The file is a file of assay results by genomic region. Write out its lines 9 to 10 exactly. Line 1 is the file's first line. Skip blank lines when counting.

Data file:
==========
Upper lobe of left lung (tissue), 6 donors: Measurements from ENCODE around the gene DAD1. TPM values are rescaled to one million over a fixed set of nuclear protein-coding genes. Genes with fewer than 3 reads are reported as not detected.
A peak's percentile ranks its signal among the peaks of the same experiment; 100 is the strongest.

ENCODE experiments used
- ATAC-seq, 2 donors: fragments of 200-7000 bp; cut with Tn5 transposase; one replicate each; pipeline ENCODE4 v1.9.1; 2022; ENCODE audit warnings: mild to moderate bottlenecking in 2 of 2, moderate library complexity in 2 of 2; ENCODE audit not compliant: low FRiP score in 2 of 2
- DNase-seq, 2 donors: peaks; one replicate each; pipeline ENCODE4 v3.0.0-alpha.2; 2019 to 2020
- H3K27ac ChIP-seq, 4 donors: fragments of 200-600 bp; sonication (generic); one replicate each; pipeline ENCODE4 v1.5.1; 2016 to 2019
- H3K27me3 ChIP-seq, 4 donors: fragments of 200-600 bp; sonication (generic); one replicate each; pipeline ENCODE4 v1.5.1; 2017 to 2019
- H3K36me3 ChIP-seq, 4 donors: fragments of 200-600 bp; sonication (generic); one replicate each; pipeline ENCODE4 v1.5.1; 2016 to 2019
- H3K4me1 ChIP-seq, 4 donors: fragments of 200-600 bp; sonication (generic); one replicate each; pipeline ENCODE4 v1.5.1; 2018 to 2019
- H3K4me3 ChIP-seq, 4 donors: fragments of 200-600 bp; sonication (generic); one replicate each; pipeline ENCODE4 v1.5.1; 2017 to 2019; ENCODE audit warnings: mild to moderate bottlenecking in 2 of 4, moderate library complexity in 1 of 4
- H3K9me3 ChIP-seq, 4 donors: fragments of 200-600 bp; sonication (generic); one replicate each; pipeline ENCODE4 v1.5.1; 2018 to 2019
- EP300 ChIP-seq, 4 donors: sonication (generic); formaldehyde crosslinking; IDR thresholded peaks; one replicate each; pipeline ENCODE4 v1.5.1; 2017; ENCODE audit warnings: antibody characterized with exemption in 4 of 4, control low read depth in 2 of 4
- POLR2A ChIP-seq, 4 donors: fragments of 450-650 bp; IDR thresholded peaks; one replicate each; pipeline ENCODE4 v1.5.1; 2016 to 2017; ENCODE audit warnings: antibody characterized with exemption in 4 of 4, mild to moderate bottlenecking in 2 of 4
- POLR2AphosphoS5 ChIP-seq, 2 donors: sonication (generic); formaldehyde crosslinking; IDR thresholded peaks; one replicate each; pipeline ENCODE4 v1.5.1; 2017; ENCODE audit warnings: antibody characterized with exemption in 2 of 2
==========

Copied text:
- H3K4me1 ChIP-seq, 4 donors: fragments of 200-600 bp; sonication (generic); one replicate each; pipeline ENCODE4 v1.5.1; 2018 to 2019
- H3K4me3 ChIP-seq, 4 donors: fragments of 200-600 bp; sonication (generic); one replicate each; pipeline ENCODE4 v1.5.1; 2017 to 2019; ENCODE audit warnings: mild to moderate bottlenecking in 2 of 4, moderate library complexity in 1 of 4